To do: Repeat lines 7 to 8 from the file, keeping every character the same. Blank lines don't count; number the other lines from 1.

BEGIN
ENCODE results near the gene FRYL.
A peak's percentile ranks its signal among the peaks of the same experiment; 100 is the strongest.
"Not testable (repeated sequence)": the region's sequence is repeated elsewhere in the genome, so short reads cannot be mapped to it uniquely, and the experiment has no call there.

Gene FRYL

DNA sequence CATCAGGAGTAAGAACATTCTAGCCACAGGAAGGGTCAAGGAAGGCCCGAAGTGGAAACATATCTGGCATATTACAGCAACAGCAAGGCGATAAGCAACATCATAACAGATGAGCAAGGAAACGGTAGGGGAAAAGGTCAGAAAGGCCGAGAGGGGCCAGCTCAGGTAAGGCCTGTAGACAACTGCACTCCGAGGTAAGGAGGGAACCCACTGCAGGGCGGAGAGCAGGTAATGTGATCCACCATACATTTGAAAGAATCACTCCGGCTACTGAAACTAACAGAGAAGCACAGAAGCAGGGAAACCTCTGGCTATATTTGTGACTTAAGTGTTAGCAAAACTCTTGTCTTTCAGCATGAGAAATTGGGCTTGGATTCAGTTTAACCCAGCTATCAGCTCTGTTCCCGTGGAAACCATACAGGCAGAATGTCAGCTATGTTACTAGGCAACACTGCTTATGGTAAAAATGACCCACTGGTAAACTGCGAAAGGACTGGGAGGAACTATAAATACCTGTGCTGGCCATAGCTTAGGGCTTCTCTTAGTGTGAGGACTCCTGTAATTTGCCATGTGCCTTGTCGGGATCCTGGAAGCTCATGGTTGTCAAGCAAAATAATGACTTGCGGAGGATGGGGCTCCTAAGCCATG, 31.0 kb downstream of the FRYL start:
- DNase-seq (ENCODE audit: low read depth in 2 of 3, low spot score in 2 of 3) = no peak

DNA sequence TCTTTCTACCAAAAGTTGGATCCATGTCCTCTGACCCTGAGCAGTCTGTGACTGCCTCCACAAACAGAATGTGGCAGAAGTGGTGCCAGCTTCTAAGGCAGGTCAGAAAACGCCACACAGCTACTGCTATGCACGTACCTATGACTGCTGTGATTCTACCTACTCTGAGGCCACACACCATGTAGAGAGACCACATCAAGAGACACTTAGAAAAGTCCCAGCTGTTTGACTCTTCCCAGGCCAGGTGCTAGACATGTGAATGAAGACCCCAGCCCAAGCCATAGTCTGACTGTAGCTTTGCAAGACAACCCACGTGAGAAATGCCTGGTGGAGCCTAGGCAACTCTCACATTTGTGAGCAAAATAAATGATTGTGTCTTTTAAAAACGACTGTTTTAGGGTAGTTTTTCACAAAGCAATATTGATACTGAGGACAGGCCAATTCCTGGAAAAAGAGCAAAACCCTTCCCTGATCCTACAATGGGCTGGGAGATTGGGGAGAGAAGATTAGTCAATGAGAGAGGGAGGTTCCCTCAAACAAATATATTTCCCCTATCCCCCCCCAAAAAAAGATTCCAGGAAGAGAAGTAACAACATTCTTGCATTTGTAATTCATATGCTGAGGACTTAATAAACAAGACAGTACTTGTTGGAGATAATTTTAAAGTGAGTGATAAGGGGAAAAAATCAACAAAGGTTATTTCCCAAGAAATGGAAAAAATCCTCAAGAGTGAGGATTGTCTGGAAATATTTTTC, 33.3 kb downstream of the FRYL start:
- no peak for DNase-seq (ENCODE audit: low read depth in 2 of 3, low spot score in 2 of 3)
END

DNA sequence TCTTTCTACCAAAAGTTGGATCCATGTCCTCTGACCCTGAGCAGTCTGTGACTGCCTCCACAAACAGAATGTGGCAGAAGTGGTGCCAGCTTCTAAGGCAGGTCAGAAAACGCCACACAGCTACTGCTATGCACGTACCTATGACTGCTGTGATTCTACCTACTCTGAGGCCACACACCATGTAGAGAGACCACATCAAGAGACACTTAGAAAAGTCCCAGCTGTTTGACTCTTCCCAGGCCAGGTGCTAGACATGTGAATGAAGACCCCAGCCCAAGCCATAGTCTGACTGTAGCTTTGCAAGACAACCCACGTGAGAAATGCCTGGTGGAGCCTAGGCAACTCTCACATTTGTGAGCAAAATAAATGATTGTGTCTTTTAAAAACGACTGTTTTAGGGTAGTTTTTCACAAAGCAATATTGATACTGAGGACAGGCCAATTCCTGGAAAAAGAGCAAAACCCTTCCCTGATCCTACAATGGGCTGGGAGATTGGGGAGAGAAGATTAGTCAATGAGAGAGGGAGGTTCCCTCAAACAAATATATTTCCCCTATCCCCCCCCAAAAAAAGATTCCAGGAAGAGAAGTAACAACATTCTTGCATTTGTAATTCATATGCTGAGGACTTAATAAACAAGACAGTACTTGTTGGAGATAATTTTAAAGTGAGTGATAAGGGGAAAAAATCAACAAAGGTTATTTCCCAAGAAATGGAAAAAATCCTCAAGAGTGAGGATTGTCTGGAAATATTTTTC, 33.3 kb downstream of the FRYL start:
- no peak for DNase-seq (ENCODE audit: low read depth in 2 of 3, low spot score in 2 of 3)